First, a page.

Third, Dr. Price’s invocation of “the rise in extremist terrorist groups” as somehow allegedly justifying suppression of Flemming Rose’s speech is also part of a general pattern that has been used to suppress a wide range of freedom, all over the world, not only in the recent past, but also historically. Ironically, this was precisely the topic of my 2011 Davie Lecture:  the unjustified violations of academic freedom in the name of fighting “the War on Terror.”

Given that this “War” is likely to remain “The New Normal” worldwide, it will remain an all-too-convenient, but unjustified, rationale for suppressing academic and other freedom.  This danger was recognized by none other than the namesake of the TB Davie Memorial Lecture himself. Let me quote a passage from my Davie Lecture, which quoted Dr. Davie’s pertinent observations.

“In his 1948 Inaugural Address, upon being installed as UCT’s Principal and Vice-Chancellor, Dr. Davie noted that `[r]ecent history has…shown …how easily and almost imperceptibly Universities can be deprived of their freedom.’  In words that are chillingly apt today  [almost seven] decades later, he warned: `Controls and restrictions [that are] imposed and accepted under conditions of war are only too meekly submitted to, even when the conditions necessitating their imposition have disappeared.'”

Fourth, I would like to add to the critiques that have already been made of Dr. Price’s argument that proceeding with Flemming Rose’s lecture “might retard rather than advance academic freedom.”  This reminds me of the much-maligned statement by a U.S. military official during the Vietnam War, that “we had to destroy the village in order to save it.”

It is also the same argument that the U.S. Supreme Court unanimously rejected in the landmark 1997 case of Reno v. ACLU, in which the Court for the first time upheld freedom of speech for the then-new medium of online expression. The U.S. government had argued that individuals might avoid an uncensored Internet “because of the risk of exposing themselves or their children to harmful material,” and therefore that censorship could have a net positive impact on free speech. The Court resoundingly repudiated this Through-the-Looking-Glass argument for the same reason that it is unpersuasive in the current context:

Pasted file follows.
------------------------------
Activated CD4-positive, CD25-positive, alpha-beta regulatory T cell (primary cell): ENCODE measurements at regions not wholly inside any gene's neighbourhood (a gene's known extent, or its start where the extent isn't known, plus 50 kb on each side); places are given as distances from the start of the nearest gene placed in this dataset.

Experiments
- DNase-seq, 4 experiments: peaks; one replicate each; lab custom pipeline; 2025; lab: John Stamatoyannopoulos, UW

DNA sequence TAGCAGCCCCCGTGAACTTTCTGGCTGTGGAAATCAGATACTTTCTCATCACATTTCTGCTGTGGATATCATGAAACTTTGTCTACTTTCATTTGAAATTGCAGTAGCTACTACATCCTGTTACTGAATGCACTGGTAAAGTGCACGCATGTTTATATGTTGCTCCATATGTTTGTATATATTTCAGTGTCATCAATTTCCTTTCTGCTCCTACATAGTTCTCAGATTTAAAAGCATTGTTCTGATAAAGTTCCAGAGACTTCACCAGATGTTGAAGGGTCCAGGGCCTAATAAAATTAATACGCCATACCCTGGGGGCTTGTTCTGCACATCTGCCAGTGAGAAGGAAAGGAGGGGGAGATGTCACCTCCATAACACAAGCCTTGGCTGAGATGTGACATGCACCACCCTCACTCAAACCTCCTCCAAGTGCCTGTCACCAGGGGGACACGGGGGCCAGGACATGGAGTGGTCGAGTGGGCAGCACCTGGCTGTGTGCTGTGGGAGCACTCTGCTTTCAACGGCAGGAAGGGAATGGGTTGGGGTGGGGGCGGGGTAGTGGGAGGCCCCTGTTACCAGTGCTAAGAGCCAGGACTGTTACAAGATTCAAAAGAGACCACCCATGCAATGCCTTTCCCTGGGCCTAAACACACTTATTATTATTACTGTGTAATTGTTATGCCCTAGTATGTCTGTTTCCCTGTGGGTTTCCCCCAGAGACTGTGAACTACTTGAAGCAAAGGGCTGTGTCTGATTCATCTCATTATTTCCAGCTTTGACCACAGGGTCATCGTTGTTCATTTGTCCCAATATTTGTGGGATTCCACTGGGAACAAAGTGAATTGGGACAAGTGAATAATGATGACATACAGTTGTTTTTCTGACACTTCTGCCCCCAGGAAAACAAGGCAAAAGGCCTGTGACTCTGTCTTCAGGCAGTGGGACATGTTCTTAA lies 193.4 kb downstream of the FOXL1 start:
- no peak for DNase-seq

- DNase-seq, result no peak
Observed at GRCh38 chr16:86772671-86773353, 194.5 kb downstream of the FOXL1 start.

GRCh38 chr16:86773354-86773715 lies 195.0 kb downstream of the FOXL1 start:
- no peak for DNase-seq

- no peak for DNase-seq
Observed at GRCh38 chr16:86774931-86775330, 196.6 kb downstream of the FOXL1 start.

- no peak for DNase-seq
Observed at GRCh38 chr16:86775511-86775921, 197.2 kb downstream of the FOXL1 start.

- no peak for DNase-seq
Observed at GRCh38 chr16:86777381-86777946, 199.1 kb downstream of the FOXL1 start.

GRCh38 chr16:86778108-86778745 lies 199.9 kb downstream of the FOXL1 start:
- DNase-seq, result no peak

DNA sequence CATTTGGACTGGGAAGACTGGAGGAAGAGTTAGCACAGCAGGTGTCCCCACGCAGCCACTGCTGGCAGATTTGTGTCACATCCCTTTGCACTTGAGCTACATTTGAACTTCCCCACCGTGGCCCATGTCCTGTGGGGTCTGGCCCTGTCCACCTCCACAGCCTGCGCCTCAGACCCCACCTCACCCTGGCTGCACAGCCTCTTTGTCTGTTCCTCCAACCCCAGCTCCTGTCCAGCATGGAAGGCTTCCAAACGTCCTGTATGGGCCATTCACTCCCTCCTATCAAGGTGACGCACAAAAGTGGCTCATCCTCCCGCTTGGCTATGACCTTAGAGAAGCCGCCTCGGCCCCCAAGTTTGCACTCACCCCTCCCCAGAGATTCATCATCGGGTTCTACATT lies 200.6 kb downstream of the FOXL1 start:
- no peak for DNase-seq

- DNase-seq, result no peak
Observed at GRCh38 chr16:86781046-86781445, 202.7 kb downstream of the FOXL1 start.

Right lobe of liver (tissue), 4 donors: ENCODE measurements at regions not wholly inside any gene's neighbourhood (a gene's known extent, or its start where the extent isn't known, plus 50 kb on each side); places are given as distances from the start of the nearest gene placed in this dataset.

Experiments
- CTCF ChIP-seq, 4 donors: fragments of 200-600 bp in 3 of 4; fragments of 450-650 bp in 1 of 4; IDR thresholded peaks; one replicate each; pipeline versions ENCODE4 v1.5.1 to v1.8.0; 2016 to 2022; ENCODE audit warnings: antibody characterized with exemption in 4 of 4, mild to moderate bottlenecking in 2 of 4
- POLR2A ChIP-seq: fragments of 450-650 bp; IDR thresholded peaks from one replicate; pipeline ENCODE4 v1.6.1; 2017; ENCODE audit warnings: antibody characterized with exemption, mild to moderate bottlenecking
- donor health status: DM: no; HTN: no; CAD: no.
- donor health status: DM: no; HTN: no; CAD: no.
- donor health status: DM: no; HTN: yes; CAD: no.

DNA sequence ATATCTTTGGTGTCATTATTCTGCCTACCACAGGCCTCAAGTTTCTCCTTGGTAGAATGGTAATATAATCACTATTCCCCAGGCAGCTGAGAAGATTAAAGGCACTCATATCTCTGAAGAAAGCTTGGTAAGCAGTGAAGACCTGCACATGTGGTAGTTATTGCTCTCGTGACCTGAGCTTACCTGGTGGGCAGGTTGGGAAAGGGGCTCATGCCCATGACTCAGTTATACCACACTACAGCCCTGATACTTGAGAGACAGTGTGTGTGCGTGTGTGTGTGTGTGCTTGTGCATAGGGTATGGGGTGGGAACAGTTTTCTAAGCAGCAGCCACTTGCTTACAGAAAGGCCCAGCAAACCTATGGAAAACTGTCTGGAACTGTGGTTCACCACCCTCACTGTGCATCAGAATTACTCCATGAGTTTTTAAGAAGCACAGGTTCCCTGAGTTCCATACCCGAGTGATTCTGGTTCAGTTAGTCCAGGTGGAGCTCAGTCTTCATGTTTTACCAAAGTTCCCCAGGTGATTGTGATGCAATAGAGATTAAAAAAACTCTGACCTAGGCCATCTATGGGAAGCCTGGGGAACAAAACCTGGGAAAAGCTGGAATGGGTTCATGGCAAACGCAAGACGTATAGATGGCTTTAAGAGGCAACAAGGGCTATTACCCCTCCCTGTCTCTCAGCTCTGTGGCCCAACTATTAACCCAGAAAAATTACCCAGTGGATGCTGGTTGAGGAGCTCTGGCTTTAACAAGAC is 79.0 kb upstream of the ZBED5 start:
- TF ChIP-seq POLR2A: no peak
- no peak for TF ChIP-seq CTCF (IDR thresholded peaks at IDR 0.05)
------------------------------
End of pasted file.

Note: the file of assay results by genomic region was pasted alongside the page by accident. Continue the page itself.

“We find this argument singularly unpersuasive…[I]n the absence of evidence to the contrary, we presume that governmental regulation of the content of speech is more likely to interfere with the free exchange of ideas than to encourage it. The interest in encouraging freedom of expression in a democratic society outweighs any theoretical but unproven benefit of censorship.”

Fifth and finally, I am troubled by the ongoing threat to academic freedom that Dr. Price’s letter signals. On the one hand, he  asserts that UCT “hope[s] never again to have to interfere with an invitation to deliver a lecture on academic freedom.” On the other hand, though, he later endorses  “a considered version of academic freedom that is avowedly sensitive to the concurrent rights to dignity and freedom from harm.” In other words, it is only his version – or UCT’s “official” version – of academic freedom that will be honored, not that of the AFC, or the viewpoint-neutral version that would be consistent with the South African Constitution and UCT’s own proud traditions, as exemplified by TB Davie.

In light of the positive experience that I was so honored to enjoy as a prior Davie Lecturer -the same positive experience that Kenan Malik described in his response to Dr. Price’s letter – and in the constant hope that “more speech” will prevail over censorship, I respectfully urge reconsideration of the decision not only to “disinvite” Flemming Rose from giving the Lecture, but also apparently to exclude him from speaking at UCT altogether, even as part of a debate or panel presentation. I don’t think that bringing any speaker to campus could reasonably be viewed as anointing that speaker “as the chosen champion of the University of Cape Town,” as Dr. Price says. Certainly, when I had the privilege of delivering the Davie Lecture, I saw myself as the champion only of my own views on academic freedom; I did not see myself as even a spokesperson for UCT, let alone its “champion.” By continuing to create fora for discussion and debate by and with speakers expressing a range of views – including such an important thinker, writer, and activist as Flemming Rose — UCT itself would continue as “the chosen champion” of academic freedom.